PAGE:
If we’re in that situation when new memory is allocated then the “high water mark” is bumped up, eating up some of the previously “free” portion of the block. The newly-reserved memory is then usable for the reference type instance that has just been allocated. That is extremely cheap; just a single pointer move, plus zeroing out the newly reserved memory if necessary.

If we have holes then we can maintain a “free list” – a linked list of holes. We can then search the free list for a hole of appropriate size and fill it in. This is a bit more expensive since there is a list search. We want to avoid this suboptimal situation if possible.

When a garbage collection is performed there are three phases: mark, sweep and compact. In the “mark” phase, we assume that everything in the heap is “dead”. The CLR knows what objects were “guaranteed alive” when the collection started, so those guys are marked as alive. Everything they refer to is marked as alive, and so on, until the transitive closure of live objects are all marked. In the “sweep” phase, all the dead objects are turned into holes. In the “compact” phase, the block is reorganized so that it is one contiguous block of live memory, free of holes.

This sketch is complicated by the fact that there are actually three such arenas; the CLR collector is generational. Objects start off in the “short lived” heap. If they survive they eventually move to the “medium lived” heap, and if they survive there long enough, they move to the “long lived” heap. The GC runs very often on the short lived heap and very seldom on the long lived heap; the idea is that we do not want to have the expense of constantly re-checking a long-lived object to see if it is still alive. But we also want short-lived objects to be reclaimed swiftly.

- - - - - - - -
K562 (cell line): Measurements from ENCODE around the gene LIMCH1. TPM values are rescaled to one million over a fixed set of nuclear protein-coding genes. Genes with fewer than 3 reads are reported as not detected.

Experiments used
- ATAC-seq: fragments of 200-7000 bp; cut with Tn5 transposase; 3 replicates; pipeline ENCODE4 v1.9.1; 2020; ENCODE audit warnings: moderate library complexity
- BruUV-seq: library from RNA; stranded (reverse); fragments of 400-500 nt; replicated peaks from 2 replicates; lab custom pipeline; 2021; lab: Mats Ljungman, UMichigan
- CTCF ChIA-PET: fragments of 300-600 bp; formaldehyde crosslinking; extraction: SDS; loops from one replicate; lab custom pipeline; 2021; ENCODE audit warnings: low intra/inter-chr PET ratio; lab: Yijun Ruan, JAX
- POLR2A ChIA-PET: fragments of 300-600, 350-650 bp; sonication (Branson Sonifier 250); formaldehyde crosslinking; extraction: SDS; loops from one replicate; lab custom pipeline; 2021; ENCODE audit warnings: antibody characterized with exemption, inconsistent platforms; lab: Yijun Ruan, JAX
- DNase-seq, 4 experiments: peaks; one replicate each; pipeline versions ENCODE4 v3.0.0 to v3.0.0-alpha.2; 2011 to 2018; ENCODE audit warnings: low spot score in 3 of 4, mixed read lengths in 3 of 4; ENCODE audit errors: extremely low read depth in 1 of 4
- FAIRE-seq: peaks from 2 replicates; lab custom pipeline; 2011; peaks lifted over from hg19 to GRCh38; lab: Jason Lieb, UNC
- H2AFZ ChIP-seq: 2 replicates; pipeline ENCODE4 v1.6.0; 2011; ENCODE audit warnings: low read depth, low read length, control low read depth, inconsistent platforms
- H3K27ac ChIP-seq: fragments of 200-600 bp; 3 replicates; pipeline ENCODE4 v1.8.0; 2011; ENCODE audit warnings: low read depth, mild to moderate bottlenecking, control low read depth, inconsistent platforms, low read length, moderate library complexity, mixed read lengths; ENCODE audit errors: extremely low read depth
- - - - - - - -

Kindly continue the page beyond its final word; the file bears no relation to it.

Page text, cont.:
The GC has a huge amount of carefully tuned policy that ensures high performance; it attempts to balance the memory and time costs of having a Swiss-cheesed heap against the high cost of the compaction phase. Extremely large objects are stored in a special heap that has different compaction policy. And so on. I don’t know all the details, and fortunately, I don’t need to. (And of course, I have left out lots of additional complexity that is not germane to this article – pinning and finalization and weak refs and so on.)

Now compare this to the stack. The stack is like the heap in that it is a big block of memory with a “high water mark”. But what makes it a “stack” is that the memory on the bottom of the stack always lives longer than the memory on the top of the stack; the stack is strictly ordered. The objects that are going to die first are on the top, the objects that are going to die last are on the bottom. And with that guarantee, we know that the stack will never have holes, and therefore will not need compacting. We know that the stack memory will always be “freed” from the top, and therefore do not need a free list. We know that anything low-down on the stack is guaranteed alive, and so we do not need to mark or sweep.

On a stack, the allocation is just a single pointer move – the same as the best (and typical) case on the heap. But because of all those guarantees, the deallocation is also a single pointer move! And that is where the huge time performance savings is. A lot of people seem to think that heap allocation is expensive and stack allocation is cheap. They are actually about the same, typically. It’s the deallocation costs – the marking and sweeping and compacting and moving memory from generation to generation – that are massive for heap memory compared to stack memory.